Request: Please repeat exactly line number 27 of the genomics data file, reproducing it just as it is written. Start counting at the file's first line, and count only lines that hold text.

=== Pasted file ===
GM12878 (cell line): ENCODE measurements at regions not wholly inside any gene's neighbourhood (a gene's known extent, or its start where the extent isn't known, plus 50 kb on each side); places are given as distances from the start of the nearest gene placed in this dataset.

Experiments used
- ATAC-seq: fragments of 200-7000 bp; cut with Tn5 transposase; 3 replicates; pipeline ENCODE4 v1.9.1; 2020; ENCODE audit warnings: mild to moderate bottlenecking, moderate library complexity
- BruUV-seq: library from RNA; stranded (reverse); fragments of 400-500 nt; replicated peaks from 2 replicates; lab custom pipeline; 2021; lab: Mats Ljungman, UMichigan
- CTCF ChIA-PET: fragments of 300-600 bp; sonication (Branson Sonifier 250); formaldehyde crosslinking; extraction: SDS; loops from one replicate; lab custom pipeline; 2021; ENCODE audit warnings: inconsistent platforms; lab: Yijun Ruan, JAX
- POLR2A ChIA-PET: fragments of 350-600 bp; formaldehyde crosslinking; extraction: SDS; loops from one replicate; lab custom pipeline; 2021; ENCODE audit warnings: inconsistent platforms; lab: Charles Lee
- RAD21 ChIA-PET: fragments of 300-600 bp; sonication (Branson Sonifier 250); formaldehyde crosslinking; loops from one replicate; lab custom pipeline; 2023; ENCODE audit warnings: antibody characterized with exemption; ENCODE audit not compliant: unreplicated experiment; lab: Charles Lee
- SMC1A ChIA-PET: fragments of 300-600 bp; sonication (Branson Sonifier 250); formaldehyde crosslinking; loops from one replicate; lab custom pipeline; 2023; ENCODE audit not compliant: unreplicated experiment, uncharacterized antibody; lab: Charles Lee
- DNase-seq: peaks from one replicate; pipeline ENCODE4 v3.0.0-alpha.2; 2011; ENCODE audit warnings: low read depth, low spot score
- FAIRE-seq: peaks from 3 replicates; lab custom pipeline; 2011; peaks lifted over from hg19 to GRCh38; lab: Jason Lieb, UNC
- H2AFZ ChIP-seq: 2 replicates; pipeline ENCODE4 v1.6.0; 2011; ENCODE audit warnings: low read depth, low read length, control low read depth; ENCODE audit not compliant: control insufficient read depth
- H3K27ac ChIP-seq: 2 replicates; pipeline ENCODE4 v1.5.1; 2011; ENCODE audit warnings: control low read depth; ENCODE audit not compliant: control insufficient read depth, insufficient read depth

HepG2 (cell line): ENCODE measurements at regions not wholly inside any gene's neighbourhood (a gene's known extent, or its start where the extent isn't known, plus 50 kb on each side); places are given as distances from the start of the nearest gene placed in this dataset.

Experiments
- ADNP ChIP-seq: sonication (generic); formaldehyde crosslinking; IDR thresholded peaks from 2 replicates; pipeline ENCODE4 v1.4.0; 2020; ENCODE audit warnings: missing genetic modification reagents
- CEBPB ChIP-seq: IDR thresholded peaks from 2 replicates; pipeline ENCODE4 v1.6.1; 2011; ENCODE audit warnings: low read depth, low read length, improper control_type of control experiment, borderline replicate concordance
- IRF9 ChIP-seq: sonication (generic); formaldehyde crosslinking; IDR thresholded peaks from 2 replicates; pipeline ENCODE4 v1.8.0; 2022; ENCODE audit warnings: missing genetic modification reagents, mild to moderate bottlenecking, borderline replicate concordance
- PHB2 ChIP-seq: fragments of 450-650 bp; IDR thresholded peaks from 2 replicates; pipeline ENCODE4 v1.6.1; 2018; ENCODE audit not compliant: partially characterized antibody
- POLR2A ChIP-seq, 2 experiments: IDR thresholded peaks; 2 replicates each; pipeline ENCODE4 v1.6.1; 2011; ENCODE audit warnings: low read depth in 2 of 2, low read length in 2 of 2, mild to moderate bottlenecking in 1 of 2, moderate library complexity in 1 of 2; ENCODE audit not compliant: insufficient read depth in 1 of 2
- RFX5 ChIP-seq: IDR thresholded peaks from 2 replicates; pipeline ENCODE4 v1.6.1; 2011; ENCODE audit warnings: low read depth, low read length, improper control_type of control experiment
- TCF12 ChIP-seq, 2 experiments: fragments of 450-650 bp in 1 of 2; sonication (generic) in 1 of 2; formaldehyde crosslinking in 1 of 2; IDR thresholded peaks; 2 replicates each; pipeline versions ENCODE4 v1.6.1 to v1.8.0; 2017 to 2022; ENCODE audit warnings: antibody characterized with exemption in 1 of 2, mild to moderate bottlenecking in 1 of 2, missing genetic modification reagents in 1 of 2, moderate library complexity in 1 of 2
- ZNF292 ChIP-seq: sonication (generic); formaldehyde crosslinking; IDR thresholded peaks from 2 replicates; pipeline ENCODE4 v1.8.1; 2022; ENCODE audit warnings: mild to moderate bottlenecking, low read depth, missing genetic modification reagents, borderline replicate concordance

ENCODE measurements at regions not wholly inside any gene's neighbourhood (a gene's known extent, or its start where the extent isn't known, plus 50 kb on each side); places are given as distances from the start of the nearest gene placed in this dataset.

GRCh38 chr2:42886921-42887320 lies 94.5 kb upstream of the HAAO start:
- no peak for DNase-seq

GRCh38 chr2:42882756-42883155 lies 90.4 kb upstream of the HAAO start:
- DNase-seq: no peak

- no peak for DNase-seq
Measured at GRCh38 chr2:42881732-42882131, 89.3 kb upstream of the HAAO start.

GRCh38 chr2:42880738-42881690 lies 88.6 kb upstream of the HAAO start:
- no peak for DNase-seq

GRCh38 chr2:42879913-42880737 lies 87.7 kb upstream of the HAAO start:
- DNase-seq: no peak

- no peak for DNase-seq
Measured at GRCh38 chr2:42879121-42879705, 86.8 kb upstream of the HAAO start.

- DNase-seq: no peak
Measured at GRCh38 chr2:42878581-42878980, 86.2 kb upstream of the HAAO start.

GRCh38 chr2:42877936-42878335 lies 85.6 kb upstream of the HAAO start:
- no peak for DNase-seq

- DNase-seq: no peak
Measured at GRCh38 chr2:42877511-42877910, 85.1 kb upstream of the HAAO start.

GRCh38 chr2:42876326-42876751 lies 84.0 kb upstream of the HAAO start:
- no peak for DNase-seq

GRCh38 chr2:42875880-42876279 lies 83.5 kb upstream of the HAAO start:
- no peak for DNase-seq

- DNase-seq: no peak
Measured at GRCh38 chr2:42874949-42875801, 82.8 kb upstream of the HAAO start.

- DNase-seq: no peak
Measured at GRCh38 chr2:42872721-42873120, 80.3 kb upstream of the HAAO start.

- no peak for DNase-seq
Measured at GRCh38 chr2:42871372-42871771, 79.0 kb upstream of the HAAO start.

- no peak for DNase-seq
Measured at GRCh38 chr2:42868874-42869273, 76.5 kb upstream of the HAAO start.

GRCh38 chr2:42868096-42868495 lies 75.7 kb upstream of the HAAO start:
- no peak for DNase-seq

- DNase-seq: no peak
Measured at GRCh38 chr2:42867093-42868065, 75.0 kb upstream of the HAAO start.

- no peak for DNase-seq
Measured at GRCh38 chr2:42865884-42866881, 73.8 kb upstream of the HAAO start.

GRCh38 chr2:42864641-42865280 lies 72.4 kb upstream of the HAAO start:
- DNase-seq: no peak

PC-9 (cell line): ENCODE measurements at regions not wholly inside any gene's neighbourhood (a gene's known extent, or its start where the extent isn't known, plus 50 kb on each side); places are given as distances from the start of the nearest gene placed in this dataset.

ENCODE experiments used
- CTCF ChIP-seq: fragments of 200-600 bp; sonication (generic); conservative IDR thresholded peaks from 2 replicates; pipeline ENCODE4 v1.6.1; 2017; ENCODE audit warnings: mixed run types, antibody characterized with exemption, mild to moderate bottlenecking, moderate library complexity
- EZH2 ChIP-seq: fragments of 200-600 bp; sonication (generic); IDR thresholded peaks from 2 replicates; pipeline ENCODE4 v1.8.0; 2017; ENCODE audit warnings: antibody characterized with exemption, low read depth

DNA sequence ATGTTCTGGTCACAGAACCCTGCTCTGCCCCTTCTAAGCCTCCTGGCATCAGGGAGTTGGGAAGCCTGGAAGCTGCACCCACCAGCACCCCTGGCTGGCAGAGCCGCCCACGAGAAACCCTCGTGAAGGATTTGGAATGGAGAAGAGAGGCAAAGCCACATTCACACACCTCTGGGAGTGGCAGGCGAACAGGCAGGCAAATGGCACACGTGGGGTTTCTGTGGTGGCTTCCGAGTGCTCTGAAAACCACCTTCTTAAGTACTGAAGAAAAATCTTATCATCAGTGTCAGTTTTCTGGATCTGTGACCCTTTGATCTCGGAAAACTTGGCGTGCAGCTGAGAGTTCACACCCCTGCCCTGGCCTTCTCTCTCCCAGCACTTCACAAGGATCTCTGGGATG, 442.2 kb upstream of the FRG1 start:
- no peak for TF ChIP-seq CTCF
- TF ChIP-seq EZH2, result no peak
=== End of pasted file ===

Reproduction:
- DNase-seq: no peak